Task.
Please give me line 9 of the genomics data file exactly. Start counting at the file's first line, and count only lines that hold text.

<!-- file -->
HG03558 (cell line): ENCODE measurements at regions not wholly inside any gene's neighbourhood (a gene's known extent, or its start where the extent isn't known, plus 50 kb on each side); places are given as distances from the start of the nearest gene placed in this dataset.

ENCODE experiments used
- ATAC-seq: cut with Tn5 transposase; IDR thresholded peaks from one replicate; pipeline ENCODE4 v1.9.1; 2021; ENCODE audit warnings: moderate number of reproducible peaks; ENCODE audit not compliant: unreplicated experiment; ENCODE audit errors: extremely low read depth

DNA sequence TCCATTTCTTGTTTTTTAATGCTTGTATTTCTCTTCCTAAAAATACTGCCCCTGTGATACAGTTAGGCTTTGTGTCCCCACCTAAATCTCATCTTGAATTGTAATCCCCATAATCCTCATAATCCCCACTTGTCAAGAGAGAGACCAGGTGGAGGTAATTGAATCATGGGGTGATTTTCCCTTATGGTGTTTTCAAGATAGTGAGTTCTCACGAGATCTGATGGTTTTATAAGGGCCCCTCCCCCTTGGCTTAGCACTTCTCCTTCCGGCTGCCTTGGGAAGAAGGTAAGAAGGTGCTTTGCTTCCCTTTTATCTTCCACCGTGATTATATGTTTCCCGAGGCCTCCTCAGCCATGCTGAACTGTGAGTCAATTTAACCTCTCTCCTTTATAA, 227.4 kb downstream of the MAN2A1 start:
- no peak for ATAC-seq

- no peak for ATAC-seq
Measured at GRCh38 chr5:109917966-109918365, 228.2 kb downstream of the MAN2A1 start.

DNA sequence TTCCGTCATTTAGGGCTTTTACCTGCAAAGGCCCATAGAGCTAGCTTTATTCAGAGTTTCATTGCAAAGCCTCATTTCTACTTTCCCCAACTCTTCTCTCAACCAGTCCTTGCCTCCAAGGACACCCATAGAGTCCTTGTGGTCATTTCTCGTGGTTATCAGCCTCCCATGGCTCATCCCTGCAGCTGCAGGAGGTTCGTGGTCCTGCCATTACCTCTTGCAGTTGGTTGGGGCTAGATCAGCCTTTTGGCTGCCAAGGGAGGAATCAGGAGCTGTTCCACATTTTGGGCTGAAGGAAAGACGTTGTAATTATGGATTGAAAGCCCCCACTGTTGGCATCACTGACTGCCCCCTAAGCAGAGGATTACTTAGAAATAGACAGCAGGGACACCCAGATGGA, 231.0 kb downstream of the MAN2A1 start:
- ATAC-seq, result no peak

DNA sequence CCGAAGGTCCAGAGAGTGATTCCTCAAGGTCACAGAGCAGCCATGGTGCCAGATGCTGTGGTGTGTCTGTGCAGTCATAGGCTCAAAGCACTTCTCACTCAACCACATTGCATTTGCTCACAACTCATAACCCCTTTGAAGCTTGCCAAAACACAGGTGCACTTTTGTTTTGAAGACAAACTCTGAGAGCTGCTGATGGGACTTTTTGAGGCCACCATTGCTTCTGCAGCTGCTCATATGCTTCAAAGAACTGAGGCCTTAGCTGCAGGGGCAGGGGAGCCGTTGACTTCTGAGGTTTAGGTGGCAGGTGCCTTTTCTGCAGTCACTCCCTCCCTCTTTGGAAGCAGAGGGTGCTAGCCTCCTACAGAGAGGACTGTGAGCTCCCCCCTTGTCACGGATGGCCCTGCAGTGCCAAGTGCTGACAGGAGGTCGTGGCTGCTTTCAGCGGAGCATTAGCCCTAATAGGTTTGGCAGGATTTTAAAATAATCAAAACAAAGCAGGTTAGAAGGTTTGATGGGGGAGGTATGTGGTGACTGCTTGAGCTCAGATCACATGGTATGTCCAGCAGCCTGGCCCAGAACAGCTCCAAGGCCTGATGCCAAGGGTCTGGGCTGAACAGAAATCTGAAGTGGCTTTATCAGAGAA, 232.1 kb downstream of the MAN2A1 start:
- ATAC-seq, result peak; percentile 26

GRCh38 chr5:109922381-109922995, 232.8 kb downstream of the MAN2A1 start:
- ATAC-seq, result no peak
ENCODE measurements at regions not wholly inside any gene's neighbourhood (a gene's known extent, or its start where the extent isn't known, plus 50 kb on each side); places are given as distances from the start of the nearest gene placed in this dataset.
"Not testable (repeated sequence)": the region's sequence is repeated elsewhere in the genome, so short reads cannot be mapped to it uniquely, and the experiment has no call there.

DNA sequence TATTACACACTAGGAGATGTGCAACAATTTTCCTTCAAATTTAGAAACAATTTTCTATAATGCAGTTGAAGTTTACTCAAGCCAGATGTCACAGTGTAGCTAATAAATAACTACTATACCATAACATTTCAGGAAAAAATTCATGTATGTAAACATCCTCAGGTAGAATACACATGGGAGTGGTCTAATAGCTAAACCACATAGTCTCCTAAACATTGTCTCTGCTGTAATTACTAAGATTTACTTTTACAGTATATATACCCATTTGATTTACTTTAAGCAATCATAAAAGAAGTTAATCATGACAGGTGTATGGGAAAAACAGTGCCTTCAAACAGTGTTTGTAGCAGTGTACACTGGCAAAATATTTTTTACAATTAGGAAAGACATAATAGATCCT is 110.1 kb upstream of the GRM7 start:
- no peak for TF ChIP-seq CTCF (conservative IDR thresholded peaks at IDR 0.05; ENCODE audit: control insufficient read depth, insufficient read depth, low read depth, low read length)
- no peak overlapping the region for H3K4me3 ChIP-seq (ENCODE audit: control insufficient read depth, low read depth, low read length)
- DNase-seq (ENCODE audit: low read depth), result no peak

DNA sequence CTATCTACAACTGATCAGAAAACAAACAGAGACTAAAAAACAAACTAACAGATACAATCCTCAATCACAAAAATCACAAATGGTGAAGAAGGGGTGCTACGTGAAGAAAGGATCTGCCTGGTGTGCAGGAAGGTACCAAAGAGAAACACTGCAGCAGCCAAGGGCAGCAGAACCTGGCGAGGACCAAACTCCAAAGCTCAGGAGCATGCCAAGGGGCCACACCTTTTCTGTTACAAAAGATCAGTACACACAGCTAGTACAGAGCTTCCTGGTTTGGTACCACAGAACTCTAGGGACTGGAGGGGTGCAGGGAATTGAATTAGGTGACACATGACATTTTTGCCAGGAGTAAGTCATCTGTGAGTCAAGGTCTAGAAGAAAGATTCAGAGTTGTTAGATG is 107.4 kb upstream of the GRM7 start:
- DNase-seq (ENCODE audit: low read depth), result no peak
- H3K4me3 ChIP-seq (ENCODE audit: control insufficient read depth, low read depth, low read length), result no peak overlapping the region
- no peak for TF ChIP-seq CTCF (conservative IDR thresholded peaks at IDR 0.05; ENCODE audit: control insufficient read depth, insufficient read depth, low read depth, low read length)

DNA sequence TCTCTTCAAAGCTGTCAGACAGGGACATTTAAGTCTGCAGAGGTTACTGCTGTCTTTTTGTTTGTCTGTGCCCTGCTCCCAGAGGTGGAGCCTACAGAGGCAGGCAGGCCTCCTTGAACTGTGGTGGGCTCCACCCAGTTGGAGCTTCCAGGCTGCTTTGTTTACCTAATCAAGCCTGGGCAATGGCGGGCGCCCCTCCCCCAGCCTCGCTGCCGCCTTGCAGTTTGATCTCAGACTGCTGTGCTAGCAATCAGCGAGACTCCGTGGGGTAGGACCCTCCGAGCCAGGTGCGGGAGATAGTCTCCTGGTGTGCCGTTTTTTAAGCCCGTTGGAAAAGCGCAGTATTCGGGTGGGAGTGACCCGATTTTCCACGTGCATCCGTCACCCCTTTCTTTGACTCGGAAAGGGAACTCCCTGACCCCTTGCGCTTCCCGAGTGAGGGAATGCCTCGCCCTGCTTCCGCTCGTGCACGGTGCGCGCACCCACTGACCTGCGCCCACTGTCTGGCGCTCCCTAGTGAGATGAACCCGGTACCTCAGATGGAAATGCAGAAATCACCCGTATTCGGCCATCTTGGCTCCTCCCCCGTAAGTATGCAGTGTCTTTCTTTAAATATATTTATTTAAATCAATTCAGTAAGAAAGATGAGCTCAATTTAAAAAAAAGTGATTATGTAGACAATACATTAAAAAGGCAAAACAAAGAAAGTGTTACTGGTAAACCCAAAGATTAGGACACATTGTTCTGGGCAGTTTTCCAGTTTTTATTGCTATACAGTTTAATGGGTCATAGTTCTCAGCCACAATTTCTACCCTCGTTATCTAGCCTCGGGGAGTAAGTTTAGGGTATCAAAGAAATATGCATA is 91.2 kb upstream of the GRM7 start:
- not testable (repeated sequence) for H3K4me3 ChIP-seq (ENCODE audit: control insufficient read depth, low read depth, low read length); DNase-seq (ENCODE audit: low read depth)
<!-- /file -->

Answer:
- ATAC-seq, result no peak